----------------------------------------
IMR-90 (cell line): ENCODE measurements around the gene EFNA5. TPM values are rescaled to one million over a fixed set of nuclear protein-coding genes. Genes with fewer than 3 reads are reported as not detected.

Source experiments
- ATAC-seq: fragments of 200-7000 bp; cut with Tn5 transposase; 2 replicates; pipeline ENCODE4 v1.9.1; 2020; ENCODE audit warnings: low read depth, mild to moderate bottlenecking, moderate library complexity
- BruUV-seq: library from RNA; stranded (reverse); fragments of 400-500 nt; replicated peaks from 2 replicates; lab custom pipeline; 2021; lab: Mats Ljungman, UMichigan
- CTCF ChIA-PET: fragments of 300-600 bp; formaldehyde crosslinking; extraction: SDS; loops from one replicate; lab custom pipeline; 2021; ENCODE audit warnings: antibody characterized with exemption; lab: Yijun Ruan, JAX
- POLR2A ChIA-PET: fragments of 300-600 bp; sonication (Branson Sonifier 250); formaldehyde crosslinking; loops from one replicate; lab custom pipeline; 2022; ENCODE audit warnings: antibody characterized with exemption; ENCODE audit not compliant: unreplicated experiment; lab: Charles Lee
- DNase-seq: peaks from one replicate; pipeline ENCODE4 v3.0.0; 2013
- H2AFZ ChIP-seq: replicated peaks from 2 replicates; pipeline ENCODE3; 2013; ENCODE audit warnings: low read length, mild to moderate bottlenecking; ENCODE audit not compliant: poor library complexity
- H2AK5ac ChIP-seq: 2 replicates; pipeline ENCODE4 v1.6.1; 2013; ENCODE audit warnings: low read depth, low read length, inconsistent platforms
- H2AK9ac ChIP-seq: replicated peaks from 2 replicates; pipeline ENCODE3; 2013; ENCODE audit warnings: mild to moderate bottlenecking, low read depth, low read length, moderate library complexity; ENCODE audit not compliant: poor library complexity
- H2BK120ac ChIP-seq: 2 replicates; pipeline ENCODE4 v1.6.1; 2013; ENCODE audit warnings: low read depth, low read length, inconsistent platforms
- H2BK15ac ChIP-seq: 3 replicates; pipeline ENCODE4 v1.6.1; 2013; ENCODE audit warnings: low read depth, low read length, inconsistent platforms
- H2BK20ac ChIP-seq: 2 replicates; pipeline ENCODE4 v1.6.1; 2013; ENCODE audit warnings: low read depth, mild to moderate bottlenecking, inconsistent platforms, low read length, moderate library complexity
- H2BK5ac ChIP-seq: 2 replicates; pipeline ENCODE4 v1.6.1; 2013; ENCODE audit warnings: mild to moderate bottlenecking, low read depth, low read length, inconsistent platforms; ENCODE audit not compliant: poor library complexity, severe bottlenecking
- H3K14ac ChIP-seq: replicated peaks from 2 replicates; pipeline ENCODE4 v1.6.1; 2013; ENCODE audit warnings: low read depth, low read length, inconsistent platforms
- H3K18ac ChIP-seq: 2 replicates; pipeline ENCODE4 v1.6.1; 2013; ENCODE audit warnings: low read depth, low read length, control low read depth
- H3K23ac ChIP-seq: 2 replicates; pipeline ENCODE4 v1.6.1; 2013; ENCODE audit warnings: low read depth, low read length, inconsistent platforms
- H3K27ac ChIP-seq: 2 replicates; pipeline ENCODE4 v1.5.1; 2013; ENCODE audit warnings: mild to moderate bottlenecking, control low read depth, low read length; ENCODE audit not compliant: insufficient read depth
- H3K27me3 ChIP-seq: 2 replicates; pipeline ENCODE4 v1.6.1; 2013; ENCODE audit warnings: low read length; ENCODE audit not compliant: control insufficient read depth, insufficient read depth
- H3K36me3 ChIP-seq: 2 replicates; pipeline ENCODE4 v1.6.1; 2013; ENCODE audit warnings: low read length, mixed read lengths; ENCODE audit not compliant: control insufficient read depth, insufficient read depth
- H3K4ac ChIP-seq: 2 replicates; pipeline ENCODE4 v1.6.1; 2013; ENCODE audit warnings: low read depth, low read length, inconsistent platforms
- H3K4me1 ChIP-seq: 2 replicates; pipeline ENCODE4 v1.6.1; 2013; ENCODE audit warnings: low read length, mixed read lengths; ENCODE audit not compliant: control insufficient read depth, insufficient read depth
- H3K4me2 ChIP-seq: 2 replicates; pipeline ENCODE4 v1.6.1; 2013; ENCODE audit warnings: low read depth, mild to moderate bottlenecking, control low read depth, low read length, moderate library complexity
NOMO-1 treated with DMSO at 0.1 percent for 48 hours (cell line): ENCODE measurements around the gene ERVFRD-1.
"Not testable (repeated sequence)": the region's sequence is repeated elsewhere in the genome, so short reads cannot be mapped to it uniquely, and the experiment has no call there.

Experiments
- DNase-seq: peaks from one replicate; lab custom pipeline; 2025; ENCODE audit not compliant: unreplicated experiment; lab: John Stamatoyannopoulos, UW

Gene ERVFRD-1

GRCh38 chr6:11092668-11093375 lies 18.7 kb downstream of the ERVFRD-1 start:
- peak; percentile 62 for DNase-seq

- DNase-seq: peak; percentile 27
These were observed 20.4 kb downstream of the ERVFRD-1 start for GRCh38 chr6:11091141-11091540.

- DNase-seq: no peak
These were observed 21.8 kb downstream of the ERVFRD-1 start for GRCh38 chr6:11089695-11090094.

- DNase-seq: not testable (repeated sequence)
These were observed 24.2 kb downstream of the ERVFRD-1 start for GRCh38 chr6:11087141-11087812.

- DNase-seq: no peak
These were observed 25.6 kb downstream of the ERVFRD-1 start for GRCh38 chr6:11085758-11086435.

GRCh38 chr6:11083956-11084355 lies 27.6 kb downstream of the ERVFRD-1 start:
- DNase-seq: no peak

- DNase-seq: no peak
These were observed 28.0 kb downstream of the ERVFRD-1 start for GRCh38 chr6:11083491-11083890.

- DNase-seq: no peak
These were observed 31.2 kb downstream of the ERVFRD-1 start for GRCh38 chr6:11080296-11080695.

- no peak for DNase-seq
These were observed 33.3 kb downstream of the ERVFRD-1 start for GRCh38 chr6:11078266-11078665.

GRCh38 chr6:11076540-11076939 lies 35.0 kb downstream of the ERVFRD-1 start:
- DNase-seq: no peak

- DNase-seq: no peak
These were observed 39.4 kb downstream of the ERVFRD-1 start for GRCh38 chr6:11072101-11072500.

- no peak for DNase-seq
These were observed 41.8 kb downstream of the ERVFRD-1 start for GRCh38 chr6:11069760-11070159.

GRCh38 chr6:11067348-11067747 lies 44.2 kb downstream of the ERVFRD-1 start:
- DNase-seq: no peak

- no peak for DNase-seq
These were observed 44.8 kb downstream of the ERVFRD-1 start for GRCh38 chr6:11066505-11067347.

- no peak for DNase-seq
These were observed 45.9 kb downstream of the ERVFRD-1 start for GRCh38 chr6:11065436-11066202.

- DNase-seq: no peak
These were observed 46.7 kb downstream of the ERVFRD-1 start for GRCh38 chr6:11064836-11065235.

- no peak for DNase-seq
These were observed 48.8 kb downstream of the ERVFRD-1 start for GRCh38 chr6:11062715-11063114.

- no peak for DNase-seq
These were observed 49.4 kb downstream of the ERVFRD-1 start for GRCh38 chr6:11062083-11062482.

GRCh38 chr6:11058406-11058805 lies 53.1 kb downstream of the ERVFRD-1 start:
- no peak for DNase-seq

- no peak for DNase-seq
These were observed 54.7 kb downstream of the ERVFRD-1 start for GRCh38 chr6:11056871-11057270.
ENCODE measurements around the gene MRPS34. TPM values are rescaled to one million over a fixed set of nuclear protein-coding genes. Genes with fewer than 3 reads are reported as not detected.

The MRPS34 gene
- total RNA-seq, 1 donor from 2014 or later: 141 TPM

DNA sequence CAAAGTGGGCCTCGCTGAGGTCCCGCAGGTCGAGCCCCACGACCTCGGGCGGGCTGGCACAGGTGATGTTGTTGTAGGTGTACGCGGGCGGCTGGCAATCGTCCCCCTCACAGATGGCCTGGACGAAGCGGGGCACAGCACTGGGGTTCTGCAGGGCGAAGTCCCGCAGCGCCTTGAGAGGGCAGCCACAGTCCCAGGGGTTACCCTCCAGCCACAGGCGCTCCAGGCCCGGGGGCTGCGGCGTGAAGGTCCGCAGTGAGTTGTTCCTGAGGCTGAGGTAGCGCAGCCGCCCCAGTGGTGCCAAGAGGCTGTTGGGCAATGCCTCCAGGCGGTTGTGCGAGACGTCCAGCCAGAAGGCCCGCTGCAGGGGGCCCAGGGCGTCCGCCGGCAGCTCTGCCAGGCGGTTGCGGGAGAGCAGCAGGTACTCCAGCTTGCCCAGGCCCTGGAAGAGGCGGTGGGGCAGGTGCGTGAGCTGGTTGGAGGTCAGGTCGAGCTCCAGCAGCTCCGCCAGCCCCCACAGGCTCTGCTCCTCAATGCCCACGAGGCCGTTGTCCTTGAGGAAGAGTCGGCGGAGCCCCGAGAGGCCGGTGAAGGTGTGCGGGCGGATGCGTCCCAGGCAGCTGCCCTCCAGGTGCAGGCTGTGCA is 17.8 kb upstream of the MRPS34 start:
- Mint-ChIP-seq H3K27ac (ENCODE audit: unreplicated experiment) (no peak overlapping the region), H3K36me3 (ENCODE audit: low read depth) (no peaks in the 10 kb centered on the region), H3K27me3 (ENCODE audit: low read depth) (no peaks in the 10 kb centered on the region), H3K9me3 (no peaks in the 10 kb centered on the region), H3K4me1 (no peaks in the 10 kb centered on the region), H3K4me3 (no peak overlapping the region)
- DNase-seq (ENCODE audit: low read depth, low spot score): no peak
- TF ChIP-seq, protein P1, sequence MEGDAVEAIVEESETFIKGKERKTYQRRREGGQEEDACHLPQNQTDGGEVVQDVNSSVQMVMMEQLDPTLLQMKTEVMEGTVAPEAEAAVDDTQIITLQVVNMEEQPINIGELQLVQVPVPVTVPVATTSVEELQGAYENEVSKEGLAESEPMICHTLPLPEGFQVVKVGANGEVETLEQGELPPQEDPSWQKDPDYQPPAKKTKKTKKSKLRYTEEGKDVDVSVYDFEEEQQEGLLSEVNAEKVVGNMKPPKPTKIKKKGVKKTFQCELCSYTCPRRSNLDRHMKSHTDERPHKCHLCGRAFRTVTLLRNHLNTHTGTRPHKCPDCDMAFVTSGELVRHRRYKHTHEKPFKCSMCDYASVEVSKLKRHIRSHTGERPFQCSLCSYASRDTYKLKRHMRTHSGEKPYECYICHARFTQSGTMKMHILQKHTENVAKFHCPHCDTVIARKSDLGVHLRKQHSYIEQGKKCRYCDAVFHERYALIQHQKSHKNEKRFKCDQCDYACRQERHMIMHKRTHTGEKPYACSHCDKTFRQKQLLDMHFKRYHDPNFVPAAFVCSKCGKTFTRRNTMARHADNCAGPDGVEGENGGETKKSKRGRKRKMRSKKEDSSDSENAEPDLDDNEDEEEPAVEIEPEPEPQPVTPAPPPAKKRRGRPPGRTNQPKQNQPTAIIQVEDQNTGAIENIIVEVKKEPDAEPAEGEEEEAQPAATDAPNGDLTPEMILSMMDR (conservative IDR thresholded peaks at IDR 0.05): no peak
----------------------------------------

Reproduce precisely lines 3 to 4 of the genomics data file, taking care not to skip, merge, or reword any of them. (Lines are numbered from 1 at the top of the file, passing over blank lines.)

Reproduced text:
- ATAC-seq: fragments of 200-7000 bp; cut with Tn5 transposase; 2 replicates; pipeline ENCODE4 v1.9.1; 2020; ENCODE audit warnings: low read depth, mild to moderate bottlenecking, moderate library complexity
- BruUV-seq: library from RNA; stranded (reverse); fragments of 400-500 nt; replicated peaks from 2 replicates; lab custom pipeline; 2021; lab: Mats Ljungman, UMichigan